Other problems with the Iron Dome are its sustained cost, the terror it sows on the ground, and as previously mentioned the fact that technologically it can only intercept short range missiles.
“There are two main reasons Iron Dome offers Israel incomplete protection. First, each Tamir missile costs Israel between US$50-90,000, compared with only a few hundred dollars apiece for the rockets they intercept. Given such a profound cost imbalance, a sustained rocket campaign could have a crippling effect on Israel’s defence budget.”
Second, rocket attacks are effective regardless of whether they hit their targets. The disruption they cause is what matters most. Civilians still take cover as rockets approach. Sirens sound, which is frightening and humiliating. The mere possibility that rockets could cause death and destruction is enough to sow terror on the ground.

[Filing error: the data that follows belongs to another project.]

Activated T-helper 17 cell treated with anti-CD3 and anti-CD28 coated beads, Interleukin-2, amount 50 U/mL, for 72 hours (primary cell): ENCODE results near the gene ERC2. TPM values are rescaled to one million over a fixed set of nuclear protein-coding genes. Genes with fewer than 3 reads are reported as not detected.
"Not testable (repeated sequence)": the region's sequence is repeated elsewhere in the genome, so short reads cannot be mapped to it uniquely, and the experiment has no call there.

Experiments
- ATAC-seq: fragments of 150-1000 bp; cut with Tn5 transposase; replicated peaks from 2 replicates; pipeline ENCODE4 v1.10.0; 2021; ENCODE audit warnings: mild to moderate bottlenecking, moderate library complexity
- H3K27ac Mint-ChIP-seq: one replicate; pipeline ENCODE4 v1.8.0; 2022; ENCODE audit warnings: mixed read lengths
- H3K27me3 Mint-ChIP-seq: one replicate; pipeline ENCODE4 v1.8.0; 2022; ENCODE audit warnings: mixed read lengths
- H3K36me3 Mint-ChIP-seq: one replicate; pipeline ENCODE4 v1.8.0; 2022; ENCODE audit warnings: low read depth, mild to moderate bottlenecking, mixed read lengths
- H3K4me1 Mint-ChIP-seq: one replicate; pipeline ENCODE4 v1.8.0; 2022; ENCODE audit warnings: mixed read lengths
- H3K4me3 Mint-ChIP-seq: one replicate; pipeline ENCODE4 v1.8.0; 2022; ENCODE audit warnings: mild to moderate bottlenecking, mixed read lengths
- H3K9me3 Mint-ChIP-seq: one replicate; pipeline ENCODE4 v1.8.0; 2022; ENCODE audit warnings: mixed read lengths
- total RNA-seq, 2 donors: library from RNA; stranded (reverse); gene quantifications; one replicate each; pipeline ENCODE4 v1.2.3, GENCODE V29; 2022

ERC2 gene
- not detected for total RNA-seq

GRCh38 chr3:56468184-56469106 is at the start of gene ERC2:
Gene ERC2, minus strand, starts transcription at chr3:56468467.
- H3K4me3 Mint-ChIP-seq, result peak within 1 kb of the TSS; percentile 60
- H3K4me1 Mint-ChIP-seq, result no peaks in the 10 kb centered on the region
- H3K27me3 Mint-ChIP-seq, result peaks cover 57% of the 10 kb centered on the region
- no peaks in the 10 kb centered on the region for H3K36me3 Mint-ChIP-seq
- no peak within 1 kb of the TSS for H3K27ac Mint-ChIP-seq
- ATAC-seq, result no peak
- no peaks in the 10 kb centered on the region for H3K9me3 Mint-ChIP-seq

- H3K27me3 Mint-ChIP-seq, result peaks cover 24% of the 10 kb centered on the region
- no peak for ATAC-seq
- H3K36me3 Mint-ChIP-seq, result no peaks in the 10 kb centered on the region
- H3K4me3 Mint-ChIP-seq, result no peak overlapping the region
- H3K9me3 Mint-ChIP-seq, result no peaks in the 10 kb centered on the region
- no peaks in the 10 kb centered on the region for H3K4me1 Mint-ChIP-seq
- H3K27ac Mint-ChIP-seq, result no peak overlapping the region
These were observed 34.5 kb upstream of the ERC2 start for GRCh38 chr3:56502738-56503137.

“Despite its apparent success, Iron Dome does not represent a significant technological breakthrough in missile defence. The reasons are fairly straight-forward.”
“The kind of rockets Iron Dome can intercept only fly short distances. Lacking any meaningful guidance system, they fly slowly along a low, predictable arc and are relatively easy to track and destroy.”
So can Israel intercept a medium or long range missile? In March of 2019 Israel and the U.S. “successfully intercepted a series of medium to long-range ballistic missiles in a joint drill”.
“The missile test in southern Israel was conducted Tuesday by the Israeli Ministry of Defense along with the U.S. Missile Defense Agency and Rafael, an Israeli defense technology company.”https://abcnews.go.com/International/wireStory/israel-us-intercept-long-range-missiles-joint-drill-61790342